// produce a random perm array and 2 arrays of random gradients
void init() {
for ( int index = 0; index < size; ++index ) {
int other = rand() % ( index + 1 );
if ( index > other )
perm[ index ] = perm[ other ];
perm[ other ] = index;
grads_x[ index ] = cosf( 2.0f * M_PI * index / size );
grads_y[ index ] = sinf( 2.0f * M_PI * index / size );
}
}
```

### Evaluate Noise

```
float noise(float x, float y) {
float result = 0.0f;
int cell_x = floorf(x); // provide surflet grids
int cell_y = floorf(y); // provide surflet grids
for (int grid_y = cell_y; grid_y <= cell_y + 1; ++grid_y)
for (int grid_x = cell_x; grid_x <= cell_x + 1; ++grid_x) {
// random hash
int hash = perm[(perm[grid_x & mask] + grid_y) & mask];
// grads_x[hash], grads_y[hash] provide random vector
result += surflet(x - grid_x, y - grid_y, grads_x[hash], grads_y[hash]);
}
return result;
}
```

## Full Implementation and Rendering

### PGM Format

More about Netpbm format :

- Portable BitMap P1 .pbm 0–1 (white & black)
- Portable GrayMap P2 .pgm 0–255 (gray scale)
- Portable PixMap P3 .ppm 0–255 (RGB)

Here we are using Portable GrayMap.

```
#include <fstream>
using namespace std;
#define M_PI 3.1416
static int const size = 256;
static int const mask = size - 1;
int perm[ size ];
float grads_x[ size ], grads_y[ size ];
void init() {
// ...
}
float f(float t) {
// ...
}
float surflet(float x, float y, float grad_x, float grad_y) {
// ...
}
float noise(float x, float y) {
// ...
}
// rendering
int main() {
init();
const int dimension = 1000; // image is 1000x1000 pixels
// output into PGM image
ofstream outfile("render.pgm", ios_base::out);
outfile << "P2\n" << dimension << " " << dimension << "\n255\n";
int lattice = 20; // how many grid cells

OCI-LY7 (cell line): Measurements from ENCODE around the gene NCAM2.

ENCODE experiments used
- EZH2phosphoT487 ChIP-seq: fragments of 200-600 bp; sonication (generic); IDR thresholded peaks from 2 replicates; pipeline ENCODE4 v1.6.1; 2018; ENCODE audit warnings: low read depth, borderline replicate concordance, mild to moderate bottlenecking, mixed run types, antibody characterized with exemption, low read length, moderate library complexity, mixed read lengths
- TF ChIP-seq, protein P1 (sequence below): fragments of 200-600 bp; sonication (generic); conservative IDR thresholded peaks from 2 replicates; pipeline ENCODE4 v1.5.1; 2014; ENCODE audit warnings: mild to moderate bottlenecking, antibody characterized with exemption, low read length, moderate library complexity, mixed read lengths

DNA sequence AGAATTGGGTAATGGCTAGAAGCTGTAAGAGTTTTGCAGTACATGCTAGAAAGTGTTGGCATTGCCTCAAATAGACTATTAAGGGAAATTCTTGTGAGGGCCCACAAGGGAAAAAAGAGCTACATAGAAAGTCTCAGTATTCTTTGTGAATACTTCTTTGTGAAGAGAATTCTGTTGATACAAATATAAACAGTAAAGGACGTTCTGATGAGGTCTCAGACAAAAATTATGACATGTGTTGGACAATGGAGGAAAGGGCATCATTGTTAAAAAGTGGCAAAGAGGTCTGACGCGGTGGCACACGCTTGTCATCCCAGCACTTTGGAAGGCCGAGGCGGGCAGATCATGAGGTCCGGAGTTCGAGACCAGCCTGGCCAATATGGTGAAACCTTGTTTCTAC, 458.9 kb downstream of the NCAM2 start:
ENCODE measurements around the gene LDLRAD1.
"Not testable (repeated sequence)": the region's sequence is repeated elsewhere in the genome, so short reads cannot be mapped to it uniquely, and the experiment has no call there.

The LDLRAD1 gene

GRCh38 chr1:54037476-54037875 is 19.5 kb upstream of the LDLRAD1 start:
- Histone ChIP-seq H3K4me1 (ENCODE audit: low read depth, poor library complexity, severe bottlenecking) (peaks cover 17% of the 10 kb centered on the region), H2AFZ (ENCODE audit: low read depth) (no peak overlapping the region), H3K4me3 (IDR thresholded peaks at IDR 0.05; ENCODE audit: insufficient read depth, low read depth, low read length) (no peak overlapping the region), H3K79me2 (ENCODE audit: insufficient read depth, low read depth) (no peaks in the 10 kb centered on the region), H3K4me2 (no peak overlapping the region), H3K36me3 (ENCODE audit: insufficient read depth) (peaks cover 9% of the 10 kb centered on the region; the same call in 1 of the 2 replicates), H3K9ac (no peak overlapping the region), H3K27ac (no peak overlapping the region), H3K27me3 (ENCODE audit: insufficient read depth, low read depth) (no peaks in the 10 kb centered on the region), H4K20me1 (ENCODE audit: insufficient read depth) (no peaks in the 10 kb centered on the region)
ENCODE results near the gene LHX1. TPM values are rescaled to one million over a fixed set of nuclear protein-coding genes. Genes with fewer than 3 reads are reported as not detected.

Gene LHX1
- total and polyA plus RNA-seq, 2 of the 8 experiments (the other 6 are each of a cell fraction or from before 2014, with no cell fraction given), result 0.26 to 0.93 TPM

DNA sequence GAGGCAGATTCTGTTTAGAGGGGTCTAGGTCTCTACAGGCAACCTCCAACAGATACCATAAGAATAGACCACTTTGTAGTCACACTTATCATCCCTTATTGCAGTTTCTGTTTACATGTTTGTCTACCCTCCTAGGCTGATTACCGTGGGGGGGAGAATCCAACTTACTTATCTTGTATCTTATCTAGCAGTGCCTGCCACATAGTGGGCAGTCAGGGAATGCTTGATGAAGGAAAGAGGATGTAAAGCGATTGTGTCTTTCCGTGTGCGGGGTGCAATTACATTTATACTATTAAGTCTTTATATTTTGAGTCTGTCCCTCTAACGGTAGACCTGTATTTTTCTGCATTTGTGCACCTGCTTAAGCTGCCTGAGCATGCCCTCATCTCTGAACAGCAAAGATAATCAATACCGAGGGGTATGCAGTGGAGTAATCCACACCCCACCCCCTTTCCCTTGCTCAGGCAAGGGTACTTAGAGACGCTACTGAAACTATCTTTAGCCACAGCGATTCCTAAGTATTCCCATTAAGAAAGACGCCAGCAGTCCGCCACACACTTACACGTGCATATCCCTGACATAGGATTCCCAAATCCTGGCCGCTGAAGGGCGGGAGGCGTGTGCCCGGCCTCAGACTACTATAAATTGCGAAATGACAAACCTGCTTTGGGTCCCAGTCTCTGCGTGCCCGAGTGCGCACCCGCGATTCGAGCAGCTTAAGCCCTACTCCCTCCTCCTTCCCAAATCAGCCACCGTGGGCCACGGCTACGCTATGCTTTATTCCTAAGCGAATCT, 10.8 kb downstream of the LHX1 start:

int space = dimension / float(lattice);
for (int j = 0; j < dimension; j++) {
float y = (float)j / ((float)space); // cast to float!!!
for (int i = 0; i < dimension; i++) {
float x = (float)i / ((float)space);
float n;
// typical noise
n = noise(x, y); // (-1,1)
n = 0.5 * (n + 1.0); // bias and scale to remap from (-1,1) to (0,1)
// wooden-looking noise
//n = 20 * noise(x, y);
//n = n - floor(n);
// Map the values to the [0, 255] interval for color output
float color = floor(n * 255); // have to be int!
// or
// float color = int(n * 255); // this works the same as floor
outfile << color << " ";
}
outfile << "\n";
}
return 0;
}
```

## Debug

First of all, remember to scale and bias the noise to **remap** it from [-1,1] to [0,1] to avoid negative color values!

Originally, I forgot to **cast** the loop indexes into `float`

when dividing them by `space`

. This cause the result always be truncated to 0 and produce an image of all black.

Also, at first I was so desperate to see the noise pattern so I just manually scale the noise: `n = 128 + 128 * n;`

(which is fine) and output the values without casting them into integers `outfile << n << " ";`

(WRONG!).

This somehow makes the PGM decoder confused with all those float values and produces a noisy image:

## More resource

- Solarian Programmer ‘s post Perlin noise in C++11 helped me a lot on debugging and also offered a cool setup to generate wooden-looking noise pattern as noted in the code above.
- Also here is the clearest explanation I found so far:

END